Friday, May 22, 2009

Economy hits floor, waits for rebound

But, with both green shoots and brown weeds in sight, official forecast stays
(SINGAPORE) The Singapore economy has probably hit bottom, the Ministry of Trade and Industry (MTI) reckons. But with the external outlook still highly uncertain, it is keeping for now its forecast of 6 to 9 per cent contraction in 2009, though a second stimulus package now looks unlikely.

MTI yesterday announced revised first quarter GDP figures that are markedly better than the flash estimates unveiled a month ago, thanks to better than expected performances in financial services and some manufacturing segments.
On a year-on-year basis, GDP shrank 10.1 per cent in Q1 - still the sharpest on-year contraction on record, but better than the minus 11.5 per cent initially estimated.
Against the preceding Q4, GDP fell 14.6 per cent - 'not as bad as suggested by the April advance estimates (20 per cent) but bad enough', MTI says.
While the Q1 sectoral numbers are still largely negative, the manufacturing contraction was a smaller 26 (rather than 29) per cent, and financial services reversed two consecutive quarters of sequential declines with a 7.7 per cent q-o-q growth.
But, all told, there are still no decisive indicators of economic recovery on the external front, MTI notes, with both green shoots and brown weeds clouding the outlook.
'What we're a little surer of is that we have probably seen the bottom,' MTI second permanent secretary Ravi Menon told a media conference yesterday. 'But what we do not know is whether we're going to stay at the bottom for a bit longer, or whether we're going to start having a decisive rebound. That remains uncertain. And the signs point to both directions.'
Plus, there remains 'significant downside risks', not least of which include uncertainties in US banking, where lending continues to wane, and the risks of a second round of financial sector collapses cannot be ruled out.
'In short, there are some positive signs of a bottoming out (globally). But it is not clear that we have begun to rebound from the bottom,' said Mr Menon.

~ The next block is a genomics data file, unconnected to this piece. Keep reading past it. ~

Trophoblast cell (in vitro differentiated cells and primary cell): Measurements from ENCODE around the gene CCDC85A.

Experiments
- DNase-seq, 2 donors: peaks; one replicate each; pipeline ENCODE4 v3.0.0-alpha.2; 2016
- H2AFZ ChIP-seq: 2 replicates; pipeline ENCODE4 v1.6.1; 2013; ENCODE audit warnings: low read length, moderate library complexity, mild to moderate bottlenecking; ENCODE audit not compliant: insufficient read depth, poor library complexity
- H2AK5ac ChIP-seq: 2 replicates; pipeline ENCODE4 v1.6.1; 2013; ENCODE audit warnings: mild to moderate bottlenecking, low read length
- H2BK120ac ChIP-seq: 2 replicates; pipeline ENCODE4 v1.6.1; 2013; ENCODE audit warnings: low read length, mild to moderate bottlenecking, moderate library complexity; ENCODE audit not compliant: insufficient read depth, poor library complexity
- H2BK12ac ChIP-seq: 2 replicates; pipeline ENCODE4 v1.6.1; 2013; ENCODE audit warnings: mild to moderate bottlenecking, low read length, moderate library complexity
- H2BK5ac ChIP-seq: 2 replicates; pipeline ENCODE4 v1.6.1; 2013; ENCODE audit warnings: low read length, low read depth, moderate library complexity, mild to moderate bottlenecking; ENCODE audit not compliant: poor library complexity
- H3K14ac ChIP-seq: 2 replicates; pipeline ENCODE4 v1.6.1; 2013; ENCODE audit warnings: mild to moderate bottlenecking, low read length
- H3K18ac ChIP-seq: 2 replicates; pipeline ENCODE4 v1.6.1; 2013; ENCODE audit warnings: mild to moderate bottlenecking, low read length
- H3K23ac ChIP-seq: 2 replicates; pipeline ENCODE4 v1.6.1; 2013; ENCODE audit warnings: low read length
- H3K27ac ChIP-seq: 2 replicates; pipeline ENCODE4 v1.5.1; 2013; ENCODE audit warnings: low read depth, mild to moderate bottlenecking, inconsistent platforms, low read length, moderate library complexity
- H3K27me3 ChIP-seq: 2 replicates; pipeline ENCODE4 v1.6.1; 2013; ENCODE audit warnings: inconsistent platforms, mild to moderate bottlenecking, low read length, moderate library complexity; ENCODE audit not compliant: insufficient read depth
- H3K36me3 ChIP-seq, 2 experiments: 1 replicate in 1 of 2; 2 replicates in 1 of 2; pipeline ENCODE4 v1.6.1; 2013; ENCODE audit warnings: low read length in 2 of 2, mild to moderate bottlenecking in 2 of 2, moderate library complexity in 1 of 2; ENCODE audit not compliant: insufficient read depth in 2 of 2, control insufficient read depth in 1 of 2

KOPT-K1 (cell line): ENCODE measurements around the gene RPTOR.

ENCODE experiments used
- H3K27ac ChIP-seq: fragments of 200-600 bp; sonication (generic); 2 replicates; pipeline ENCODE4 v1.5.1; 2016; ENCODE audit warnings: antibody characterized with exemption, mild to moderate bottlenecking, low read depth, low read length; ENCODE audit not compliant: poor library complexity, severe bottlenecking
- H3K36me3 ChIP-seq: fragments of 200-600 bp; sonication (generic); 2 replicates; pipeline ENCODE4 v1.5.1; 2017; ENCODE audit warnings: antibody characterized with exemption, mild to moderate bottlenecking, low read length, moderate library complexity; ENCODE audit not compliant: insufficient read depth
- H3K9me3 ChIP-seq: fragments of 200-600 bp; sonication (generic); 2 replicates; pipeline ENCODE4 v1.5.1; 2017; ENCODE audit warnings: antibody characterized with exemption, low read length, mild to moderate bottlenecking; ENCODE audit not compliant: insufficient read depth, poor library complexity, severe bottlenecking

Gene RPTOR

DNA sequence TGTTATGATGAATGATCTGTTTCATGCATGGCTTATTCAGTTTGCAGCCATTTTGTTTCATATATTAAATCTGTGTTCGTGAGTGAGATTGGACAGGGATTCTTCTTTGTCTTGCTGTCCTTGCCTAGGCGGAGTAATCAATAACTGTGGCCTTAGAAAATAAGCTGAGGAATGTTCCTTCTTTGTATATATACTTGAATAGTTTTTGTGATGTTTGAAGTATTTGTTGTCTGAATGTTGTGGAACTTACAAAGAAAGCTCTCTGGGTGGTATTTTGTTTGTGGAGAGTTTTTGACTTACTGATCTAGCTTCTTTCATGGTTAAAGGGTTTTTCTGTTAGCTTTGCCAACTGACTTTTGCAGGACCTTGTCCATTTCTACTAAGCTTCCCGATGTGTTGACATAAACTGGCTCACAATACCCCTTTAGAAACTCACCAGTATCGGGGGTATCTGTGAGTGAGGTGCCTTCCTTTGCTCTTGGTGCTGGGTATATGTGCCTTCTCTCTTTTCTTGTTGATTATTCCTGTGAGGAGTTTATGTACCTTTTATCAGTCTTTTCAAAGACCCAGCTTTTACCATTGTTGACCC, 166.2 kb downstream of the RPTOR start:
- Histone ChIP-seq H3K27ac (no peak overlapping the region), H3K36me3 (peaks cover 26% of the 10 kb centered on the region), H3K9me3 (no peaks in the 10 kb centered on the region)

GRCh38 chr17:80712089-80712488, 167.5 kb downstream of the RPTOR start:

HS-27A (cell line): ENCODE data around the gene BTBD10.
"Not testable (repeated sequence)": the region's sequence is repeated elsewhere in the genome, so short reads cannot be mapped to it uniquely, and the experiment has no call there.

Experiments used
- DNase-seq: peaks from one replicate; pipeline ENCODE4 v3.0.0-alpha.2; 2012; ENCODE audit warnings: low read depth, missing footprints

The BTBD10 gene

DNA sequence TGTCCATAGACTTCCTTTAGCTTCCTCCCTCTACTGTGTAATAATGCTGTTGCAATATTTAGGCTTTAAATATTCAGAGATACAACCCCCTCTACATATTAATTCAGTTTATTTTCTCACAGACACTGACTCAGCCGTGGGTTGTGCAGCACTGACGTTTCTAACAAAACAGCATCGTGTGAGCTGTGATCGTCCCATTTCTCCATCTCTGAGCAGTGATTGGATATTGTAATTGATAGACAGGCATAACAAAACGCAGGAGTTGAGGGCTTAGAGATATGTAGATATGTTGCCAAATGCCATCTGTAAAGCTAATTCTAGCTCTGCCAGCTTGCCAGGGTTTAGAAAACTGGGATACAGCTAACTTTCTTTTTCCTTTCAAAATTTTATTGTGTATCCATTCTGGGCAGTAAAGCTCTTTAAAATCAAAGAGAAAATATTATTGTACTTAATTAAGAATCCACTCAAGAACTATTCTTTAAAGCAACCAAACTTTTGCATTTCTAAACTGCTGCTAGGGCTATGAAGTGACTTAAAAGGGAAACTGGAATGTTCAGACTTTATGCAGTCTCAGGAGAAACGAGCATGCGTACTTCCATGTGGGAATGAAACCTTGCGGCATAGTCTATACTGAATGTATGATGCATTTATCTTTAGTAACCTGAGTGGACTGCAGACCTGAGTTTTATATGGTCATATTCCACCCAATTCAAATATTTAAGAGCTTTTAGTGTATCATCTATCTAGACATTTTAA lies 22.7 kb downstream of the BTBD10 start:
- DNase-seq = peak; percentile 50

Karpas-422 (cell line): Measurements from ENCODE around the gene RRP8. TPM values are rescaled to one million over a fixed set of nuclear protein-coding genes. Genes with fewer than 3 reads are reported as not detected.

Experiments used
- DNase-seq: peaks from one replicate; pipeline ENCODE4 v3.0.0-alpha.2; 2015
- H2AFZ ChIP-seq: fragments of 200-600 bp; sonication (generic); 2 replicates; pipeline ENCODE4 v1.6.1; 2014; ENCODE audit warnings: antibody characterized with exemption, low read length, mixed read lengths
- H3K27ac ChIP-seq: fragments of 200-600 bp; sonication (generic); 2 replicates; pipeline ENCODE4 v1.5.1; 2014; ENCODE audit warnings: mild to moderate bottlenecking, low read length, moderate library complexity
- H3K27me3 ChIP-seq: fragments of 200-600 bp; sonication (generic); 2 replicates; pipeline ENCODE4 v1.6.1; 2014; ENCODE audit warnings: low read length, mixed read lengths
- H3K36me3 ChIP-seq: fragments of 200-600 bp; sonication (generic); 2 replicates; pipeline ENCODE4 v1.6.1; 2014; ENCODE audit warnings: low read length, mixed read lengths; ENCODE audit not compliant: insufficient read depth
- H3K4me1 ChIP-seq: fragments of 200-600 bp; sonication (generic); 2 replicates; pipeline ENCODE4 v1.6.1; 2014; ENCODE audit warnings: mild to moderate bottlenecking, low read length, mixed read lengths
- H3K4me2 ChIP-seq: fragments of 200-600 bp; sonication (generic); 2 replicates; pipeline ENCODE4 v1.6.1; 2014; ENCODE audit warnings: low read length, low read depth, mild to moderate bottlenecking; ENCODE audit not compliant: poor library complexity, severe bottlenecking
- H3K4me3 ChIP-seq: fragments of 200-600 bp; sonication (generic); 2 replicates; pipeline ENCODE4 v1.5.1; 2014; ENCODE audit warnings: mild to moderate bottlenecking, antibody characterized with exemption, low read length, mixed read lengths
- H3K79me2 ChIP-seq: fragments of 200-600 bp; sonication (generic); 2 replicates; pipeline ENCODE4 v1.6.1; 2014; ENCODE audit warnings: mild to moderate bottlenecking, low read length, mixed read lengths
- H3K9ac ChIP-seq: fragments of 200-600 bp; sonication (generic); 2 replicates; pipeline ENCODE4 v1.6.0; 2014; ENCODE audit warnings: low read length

If the Singapore economy bottoms out in the current Q2 and starts picking up pace over the third and fourth quarters, GDP contraction this year will likely be about 6 per cent, the optimistic end of the official forecast.
'If we bottom out and stay at the bottom, it will be closer to minus 9 per cent,' Mr Menon said. 'We really can't tell at this point. The signals are really mixed.' What's apparent is that there has been a shift in sentiment, a sense that things have stopped getting worse compared to, say, three months ago, he added.
'I think that shift is quite perceptible and we subscribe to that view too.'
And, it now does not look likely, at least 'at this point in time', that Singapore would need another stimulus package, on top of the S$20.5 billion fiscal aid dispatched in January, Mr Menon said. The government had said then that Singapore stood ready to 'do more' if and when necessary.
Mr Menon cited four key factors critical for Singapore's climb out of recession : firm US recovery, particularly financial stability; return of consumer confidence in America; fiscal stimuli at work in various countries; and not least, the absence of any major financial shock.
But what has been 'striking' about the current recession here is the resilience of the job market, asset market and the corporate sector, he said, noting that the net job loss in Q1 was 'just 1,000', and that the value of household assets in 2008 was seven times that of liabilities.
'These strengths position the economy well to ride out the current recession and to seize the recovery that will eventually come,' he said.
While the revised Q1 numbers came out a little better than expected, economists yesterday said that the overall growth momentum trend, including large sectoral declines, remains unchanged. But all noted the 'more positive' tone of MTI's remarks.
Morgan Stanley's economists believe that the initial phase of the recovery will likely be uneven, with the sequential declines easing from here on but still a while before the y-o-y measure turns positive.
'We expect this in Q1 2010,' they said, adding that domestic capital investment will likely lag the recovery.
OCBC Bank economist Selena Ling also believes that 'without a clear turnaround in end-markets in the G3, a full demand recovery may remain a 2010 rather than a 2009 story for now', even as the pace of trade declines eases in the months ahead.
More upbeat, Citigroup economist Kit Wei Zheng, who recently upgraded his GDP forecast for Singapore, expects the economy to be out of recession sooner - by Q4 this year - and return to pre-recession levels by end-2010 or early 2011.
'Manufacturing has likely bottomed, particularly electronics,' he noted.
Goldman Sachs yesterday said the risks to its forecast of Singapore's 2009 GDP pace, currently at minus-8 per cent, now look tilted to the upside, with global conditions stabilising.

Source: Business Times, 22 May 2009

No comments:

Post a Comment